Istanbul’s toy museum to continue to ‘serve children’: Diyanet

Istanbul’s toy museum to continue to ‘serve children’: Diyanet

Istanbul’s toy museum to continue to ‘serve children’: Diyanet Turkey’s top religious authority has ended a controversy which erupted after the Düştepe Toy Museum was ordered to vacate its premises in Istanbul’s Ataşehir to enable the location’s use by the office of the local district mufti, saying the museum should continue to serve children. 

“I am happy and thankful to everyone who stands up for the world of child’s play, museology and parks, to all those who voiced a reaction. Today, my trust in humans multiplied,” the founder of the museum, Turkish writer and poet Sunay Akın, wrote on his Twitter account after receiving a call from Turkey’s Religious Affairs Directorate (Diyanet) to keep the museum running.

“As a result of the awareness that you created, they called me from the Diyanet and said they heard of the news today and that the district mufti could work in the basement if there was no additional space,” Akın said. “They said they wanted the toy museum to continue serving children.”

According to Akın’s Twitter post, Diyanet said it would release an official statement as soon as the nine-day public holiday for the Eid al-Fitr ended.

The news over the Istanbul municipality’s demand surfaced after Akın received a notice to vacate two buildings at Ataşehir’s Mimar Sinan Park – one serving as a museum and the other as a game workshop. 

After receiving a notice to vacate the museum, Akın, who is also the founder of the museum, protested the decision through his Twitter account.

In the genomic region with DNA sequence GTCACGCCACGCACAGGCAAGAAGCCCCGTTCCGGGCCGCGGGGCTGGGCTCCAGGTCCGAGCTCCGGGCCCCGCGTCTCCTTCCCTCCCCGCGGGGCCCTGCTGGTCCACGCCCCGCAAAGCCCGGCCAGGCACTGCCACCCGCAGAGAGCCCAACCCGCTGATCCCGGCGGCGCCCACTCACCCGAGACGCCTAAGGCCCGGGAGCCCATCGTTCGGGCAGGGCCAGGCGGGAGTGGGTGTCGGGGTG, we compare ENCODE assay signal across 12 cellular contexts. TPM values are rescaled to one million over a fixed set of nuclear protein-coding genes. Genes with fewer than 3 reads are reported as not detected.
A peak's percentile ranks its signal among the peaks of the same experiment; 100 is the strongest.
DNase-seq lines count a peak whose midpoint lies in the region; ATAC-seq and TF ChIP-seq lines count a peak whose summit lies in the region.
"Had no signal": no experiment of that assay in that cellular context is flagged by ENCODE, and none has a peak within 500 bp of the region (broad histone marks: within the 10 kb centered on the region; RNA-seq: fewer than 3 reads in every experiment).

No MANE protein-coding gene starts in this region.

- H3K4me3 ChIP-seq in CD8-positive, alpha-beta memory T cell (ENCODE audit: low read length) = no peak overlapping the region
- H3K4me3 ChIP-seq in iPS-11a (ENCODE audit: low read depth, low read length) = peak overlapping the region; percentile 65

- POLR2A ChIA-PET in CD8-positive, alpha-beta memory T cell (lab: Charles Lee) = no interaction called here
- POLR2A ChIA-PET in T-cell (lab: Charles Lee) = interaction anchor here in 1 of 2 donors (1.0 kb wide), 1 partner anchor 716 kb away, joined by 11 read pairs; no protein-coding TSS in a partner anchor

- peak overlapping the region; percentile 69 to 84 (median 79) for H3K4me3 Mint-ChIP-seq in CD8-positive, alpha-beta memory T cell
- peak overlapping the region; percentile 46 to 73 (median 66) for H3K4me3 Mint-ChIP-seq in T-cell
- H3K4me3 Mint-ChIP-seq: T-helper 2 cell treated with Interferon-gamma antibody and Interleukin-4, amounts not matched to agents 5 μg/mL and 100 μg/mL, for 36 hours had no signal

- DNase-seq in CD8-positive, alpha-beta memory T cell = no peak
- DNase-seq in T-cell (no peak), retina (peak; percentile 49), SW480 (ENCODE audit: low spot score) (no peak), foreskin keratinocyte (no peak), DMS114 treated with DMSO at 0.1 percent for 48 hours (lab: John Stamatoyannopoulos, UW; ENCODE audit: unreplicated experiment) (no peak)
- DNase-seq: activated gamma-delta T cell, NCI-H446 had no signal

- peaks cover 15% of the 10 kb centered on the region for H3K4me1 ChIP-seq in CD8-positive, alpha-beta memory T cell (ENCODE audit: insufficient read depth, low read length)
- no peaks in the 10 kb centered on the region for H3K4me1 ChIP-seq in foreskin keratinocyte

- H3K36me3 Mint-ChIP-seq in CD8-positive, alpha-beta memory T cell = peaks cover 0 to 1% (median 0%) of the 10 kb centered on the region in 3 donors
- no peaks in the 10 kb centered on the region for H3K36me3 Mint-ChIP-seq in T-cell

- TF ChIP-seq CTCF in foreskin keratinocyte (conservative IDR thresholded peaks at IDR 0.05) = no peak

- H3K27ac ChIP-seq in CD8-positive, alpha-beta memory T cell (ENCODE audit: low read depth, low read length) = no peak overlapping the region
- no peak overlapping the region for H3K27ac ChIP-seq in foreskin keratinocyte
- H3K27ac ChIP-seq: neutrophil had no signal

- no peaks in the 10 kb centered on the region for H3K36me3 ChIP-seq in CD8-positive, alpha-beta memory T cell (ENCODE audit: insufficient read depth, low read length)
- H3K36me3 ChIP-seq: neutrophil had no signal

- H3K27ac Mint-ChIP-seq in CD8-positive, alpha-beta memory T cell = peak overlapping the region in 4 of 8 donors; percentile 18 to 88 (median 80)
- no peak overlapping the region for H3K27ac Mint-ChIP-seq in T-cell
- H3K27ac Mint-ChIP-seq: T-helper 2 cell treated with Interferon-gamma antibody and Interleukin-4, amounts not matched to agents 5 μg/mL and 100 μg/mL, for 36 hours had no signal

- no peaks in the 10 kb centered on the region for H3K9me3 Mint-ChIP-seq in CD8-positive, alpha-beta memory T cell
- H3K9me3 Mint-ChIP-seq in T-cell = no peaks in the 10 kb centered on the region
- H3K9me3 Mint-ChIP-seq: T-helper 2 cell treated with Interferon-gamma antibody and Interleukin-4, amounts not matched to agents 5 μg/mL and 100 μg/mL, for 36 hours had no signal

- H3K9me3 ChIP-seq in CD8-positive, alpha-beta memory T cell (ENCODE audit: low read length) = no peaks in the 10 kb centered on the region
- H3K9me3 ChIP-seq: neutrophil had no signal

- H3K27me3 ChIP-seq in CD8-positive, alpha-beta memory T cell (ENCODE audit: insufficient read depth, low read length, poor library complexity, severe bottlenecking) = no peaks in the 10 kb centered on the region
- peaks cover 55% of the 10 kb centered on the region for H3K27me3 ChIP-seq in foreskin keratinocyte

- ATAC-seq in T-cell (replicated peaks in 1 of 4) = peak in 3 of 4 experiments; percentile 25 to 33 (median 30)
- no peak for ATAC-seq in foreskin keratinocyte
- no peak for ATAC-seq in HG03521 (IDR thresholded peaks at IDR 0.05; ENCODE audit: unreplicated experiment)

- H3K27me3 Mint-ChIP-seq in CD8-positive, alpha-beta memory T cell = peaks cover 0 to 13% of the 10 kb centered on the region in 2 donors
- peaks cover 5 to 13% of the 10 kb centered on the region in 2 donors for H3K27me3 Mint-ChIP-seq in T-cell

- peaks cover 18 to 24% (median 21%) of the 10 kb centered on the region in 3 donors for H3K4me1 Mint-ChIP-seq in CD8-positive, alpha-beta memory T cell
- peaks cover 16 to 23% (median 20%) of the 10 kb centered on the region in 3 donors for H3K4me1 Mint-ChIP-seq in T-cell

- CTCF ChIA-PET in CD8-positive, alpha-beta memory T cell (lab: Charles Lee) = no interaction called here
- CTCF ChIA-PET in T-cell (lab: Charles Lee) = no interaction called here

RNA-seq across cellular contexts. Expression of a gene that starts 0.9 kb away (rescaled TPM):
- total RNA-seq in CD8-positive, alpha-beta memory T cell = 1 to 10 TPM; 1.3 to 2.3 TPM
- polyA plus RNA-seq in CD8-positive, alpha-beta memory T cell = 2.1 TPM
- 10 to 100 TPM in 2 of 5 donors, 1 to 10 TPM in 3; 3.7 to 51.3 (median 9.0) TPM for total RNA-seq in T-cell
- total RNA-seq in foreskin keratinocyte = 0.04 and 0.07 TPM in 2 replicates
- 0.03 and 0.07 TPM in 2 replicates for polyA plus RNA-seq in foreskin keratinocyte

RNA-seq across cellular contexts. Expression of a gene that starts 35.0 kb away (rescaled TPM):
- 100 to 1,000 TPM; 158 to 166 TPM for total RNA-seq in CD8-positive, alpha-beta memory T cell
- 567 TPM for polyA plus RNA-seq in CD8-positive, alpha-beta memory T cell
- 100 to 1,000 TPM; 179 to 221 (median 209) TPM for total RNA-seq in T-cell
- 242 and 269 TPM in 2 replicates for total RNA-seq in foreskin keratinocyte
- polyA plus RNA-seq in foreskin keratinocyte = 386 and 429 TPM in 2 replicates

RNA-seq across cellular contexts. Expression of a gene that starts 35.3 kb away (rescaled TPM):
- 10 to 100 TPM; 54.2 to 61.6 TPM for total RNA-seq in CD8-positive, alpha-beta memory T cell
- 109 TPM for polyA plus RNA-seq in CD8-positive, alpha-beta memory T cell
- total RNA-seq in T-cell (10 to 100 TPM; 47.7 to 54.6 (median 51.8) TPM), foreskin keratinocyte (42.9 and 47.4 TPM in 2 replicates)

“One of the three barracks at the park belongs to the office of the mufti while two others belong to the toy museum. The office of the mufti can move to a larger building. Parks are children’s playgrounds!” he said, calling on citizens to protect the museum.

“The office of the mufti can provide services at a building but children cannot be locked up inside a room,” he added, stressing the center’s location at a park was vital for its proper functioning.

 “Let’s put two pictures side-by-side, one from the office of the mufti and another from the Toy Museum. Whichever has happiness should stay in the park,” the writer concluded. 

Akın has repeatedly voiced his trust in toys for building social peace and their role in understanding the history of civilization. 

Akın visited antique dealers in 40 countries over the past two decades to collect some 4,000 toys. He currently displays most of his toy collection at the Istanbul Toy Museum, which was established in the Göztepe neighborhood on the city’s Asian side in 2005 at a historical mansion owned by the poet’s family. Akın is also the founder of toy museums in the southern province of Antalya and the southeastern province of Gaziantep.